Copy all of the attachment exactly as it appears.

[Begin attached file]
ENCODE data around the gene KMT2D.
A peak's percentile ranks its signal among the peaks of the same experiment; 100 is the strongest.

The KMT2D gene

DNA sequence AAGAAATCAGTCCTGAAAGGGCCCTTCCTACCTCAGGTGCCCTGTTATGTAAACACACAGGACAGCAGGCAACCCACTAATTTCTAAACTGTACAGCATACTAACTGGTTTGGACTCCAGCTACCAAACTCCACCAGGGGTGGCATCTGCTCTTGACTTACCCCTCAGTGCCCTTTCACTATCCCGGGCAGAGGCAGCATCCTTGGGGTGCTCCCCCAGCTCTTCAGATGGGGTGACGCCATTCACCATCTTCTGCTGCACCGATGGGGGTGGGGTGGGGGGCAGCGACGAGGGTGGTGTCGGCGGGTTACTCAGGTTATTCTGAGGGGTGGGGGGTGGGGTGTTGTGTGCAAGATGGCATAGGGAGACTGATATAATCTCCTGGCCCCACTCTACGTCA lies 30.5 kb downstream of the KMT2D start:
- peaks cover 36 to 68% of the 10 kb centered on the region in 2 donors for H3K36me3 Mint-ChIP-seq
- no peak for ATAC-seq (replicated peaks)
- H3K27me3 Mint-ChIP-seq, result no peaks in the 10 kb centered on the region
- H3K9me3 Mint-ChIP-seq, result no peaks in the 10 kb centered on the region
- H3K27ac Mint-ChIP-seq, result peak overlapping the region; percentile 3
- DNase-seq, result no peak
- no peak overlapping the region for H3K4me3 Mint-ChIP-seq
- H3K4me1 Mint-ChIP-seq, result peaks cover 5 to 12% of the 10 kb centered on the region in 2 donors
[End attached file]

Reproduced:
ENCODE data around the gene KMT2D.
A peak's percentile ranks its signal among the peaks of the same experiment; 100 is the strongest.

The KMT2D gene

DNA sequence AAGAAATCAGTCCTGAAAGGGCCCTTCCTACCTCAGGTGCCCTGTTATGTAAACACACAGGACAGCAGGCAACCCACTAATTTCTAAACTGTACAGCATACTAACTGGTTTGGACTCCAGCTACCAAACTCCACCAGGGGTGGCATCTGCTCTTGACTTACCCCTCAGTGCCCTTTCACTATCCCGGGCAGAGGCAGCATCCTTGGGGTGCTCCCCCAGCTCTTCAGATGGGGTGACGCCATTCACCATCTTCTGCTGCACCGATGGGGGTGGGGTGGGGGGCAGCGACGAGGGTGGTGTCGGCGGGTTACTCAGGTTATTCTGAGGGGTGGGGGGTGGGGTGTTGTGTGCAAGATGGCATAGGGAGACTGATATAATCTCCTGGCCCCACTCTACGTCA lies 30.5 kb downstream of the KMT2D start:
- peaks cover 36 to 68% of the 10 kb centered on the region in 2 donors for H3K36me3 Mint-ChIP-seq
- no peak for ATAC-seq (replicated peaks)
- H3K27me3 Mint-ChIP-seq, result no peaks in the 10 kb centered on the region
- H3K9me3 Mint-ChIP-seq, result no peaks in the 10 kb centered on the region
- H3K27ac Mint-ChIP-seq, result peak overlapping the region; percentile 3
- DNase-seq, result no peak
- no peak overlapping the region for H3K4me3 Mint-ChIP-seq
- H3K4me1 Mint-ChIP-seq, result peaks cover 5 to 12% of the 10 kb centered on the region in 2 donors